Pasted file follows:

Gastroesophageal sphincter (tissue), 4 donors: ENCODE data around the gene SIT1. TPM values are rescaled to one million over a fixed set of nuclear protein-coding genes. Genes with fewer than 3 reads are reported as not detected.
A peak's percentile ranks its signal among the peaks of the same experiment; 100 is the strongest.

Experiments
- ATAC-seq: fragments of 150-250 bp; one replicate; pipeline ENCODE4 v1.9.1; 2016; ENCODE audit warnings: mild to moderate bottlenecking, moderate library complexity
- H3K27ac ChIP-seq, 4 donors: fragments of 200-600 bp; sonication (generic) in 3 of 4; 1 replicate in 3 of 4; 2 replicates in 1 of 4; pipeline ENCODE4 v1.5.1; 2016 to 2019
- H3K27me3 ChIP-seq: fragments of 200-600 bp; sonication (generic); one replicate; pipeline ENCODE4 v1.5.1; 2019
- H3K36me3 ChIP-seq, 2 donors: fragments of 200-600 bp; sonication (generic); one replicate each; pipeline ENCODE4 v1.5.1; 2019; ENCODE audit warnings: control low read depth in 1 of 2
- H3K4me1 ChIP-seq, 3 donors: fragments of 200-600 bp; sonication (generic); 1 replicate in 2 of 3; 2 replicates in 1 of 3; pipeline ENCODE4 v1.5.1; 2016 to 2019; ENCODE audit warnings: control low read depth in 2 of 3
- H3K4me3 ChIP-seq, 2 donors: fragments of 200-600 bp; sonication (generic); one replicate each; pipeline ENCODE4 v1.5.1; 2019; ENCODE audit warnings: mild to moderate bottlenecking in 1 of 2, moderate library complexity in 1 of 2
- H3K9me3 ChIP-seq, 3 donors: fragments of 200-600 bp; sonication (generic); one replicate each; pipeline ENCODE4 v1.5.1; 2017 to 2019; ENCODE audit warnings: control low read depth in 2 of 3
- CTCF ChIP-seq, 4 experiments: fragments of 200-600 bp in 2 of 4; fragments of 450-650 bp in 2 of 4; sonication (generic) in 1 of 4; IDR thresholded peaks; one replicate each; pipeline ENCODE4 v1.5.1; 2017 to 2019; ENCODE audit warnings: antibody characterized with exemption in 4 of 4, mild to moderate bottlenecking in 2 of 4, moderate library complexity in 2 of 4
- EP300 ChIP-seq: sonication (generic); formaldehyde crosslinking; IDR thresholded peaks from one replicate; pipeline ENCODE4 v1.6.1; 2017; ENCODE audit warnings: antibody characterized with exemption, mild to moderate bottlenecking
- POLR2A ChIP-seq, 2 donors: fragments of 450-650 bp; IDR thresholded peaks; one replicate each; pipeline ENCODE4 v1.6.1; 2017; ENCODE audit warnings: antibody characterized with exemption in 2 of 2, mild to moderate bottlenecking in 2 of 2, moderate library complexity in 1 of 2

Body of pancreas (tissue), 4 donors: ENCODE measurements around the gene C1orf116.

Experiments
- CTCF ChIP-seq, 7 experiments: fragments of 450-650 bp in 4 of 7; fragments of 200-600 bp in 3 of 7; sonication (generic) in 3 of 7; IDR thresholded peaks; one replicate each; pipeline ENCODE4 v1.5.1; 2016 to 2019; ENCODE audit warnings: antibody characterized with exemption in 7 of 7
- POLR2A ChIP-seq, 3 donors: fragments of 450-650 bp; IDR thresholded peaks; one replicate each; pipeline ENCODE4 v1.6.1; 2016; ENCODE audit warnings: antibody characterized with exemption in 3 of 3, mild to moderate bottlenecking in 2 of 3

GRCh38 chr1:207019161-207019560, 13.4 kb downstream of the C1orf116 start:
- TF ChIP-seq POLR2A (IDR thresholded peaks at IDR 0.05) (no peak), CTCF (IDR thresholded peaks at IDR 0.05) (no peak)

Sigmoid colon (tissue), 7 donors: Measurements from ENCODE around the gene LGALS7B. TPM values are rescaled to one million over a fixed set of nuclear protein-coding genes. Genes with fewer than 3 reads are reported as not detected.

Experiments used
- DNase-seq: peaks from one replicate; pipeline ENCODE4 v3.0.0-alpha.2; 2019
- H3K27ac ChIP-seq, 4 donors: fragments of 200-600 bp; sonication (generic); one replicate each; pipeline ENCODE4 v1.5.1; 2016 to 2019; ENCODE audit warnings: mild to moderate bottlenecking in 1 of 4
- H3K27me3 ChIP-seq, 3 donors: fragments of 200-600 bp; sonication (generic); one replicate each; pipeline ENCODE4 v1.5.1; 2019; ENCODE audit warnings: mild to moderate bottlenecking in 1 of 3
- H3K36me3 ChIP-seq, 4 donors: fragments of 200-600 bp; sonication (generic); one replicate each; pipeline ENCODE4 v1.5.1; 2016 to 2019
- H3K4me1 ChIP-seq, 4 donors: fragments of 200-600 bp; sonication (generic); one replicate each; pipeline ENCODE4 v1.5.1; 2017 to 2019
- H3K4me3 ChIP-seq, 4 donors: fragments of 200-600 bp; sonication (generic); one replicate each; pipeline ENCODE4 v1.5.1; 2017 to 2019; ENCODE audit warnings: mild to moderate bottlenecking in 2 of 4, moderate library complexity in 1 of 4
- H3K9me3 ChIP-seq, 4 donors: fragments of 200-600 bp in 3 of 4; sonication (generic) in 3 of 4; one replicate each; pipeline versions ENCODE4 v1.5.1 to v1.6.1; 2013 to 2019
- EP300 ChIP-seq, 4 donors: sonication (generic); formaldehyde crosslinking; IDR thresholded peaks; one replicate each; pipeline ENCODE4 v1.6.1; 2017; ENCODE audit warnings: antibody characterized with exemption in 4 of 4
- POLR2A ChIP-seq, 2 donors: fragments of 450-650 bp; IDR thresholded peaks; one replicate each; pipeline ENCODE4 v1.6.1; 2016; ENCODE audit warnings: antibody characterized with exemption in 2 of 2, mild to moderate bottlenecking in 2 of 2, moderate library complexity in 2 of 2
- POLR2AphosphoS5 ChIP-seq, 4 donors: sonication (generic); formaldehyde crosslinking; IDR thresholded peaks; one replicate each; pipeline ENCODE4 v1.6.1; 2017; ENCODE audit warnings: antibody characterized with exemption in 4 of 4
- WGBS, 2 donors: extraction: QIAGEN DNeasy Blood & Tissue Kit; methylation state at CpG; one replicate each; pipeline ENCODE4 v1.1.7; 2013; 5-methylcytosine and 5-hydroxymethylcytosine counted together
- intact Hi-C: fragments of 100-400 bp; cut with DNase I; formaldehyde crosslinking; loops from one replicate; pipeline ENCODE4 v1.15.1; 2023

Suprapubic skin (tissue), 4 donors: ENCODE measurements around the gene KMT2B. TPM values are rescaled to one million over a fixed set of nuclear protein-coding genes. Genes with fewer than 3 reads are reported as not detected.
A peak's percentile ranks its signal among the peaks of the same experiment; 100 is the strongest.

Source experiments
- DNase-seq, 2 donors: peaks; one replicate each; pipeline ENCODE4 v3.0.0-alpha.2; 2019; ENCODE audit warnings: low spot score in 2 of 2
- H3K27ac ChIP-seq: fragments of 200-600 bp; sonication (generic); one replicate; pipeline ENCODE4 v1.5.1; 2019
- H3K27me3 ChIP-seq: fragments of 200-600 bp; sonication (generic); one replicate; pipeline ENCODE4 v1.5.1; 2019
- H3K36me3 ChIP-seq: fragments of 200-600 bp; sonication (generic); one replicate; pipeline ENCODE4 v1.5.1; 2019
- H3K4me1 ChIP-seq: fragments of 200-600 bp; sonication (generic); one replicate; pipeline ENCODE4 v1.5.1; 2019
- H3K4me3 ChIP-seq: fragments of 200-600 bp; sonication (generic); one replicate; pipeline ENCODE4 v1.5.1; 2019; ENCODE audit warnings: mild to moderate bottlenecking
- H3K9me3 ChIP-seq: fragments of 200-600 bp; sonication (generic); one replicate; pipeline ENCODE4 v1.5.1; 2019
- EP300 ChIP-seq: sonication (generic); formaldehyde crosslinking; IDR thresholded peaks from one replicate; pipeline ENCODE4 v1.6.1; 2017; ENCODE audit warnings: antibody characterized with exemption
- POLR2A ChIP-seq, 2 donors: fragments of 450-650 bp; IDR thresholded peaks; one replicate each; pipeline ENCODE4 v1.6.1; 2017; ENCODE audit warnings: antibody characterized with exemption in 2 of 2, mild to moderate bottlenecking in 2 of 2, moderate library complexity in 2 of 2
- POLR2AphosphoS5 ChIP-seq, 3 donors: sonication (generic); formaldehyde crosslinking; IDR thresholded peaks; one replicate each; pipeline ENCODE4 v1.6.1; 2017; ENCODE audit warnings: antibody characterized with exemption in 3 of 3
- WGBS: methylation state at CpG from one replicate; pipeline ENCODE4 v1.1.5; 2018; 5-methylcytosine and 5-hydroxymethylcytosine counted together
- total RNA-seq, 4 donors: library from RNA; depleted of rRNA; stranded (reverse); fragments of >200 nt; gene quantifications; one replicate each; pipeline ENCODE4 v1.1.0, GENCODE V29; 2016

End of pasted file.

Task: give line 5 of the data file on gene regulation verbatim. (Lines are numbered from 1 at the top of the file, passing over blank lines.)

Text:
- H3K27ac ChIP-seq, 4 donors: fragments of 200-600 bp; sonication (generic) in 3 of 4; 1 replicate in 3 of 4; 2 replicates in 1 of 4; pipeline ENCODE4 v1.5.1; 2016 to 2019